PositiveThe Washington PostA [...] rosy view and idealism permeate [Breyer\'s] latest book, even as Breyer addresses the declining legitimacy of the Supreme Court in the public eye. He seeks to provide a historical backdrop to current public discussions about reforming the court. Like Breyer’s opinions and general life outlook, The Authority of the Court and the Peril of Politics reflects a balancing of interests and reverence for history. He declines to face up to the deepening gulf between blocs of justices, seen most recently in orders involving asylum policy, coronavirus measures and abortion rights. But Breyer does temper his optimism with some pragmatism ... The tone of Breyer’s book reflects his bridge-building nature.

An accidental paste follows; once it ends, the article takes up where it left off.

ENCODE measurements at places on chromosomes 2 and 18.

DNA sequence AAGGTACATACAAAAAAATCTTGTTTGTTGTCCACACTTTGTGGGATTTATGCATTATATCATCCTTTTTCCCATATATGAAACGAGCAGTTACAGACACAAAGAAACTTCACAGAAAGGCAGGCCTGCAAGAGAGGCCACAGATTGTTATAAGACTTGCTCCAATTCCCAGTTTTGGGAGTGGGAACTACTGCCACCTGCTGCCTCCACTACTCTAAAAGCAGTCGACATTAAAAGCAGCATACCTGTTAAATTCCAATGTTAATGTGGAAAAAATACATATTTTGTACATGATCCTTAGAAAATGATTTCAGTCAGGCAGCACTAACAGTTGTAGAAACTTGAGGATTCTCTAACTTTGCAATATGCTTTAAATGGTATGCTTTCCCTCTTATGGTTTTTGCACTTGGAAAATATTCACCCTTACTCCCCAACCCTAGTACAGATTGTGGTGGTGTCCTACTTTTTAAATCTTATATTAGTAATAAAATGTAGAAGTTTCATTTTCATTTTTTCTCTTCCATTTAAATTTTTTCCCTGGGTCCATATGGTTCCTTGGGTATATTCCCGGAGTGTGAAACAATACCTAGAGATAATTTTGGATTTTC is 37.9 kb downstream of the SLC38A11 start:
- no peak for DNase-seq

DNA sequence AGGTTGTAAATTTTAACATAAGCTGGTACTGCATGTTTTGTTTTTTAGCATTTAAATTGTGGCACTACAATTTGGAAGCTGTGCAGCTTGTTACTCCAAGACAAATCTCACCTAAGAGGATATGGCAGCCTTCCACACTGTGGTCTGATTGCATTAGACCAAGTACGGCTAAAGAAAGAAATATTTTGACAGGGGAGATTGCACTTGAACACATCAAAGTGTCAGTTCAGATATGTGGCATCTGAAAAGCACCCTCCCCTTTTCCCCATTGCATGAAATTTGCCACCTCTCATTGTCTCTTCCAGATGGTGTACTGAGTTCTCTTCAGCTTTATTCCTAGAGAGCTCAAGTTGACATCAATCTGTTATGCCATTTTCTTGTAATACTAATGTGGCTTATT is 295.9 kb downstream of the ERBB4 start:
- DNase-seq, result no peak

PositiveThe Washington PostThe book is an absorbing, if dispiriting, look at the maneuverings of inside players like McConnell and Donald McGahn, Trump’s first White House counsel, and outside advocates like Leonard Leo of the Federalist Society, who appears to have steered judicial selection as much as anyone at the White House ... Inevitably, [Hulse] covers previously reported ground, but Confirmation Biasis an important guide at this crucial time for the stature of America’s judiciary ... Hulse admires Sen. Susan Collins, a moderate who was decisive in Kavanaugh’s confirmation, calling her \'meticulous\' and \'not one to be intimidated.\' His observations regarding whether the Maine Republican’s vote was ever in doubt and her interactions with the Trump team are minimal.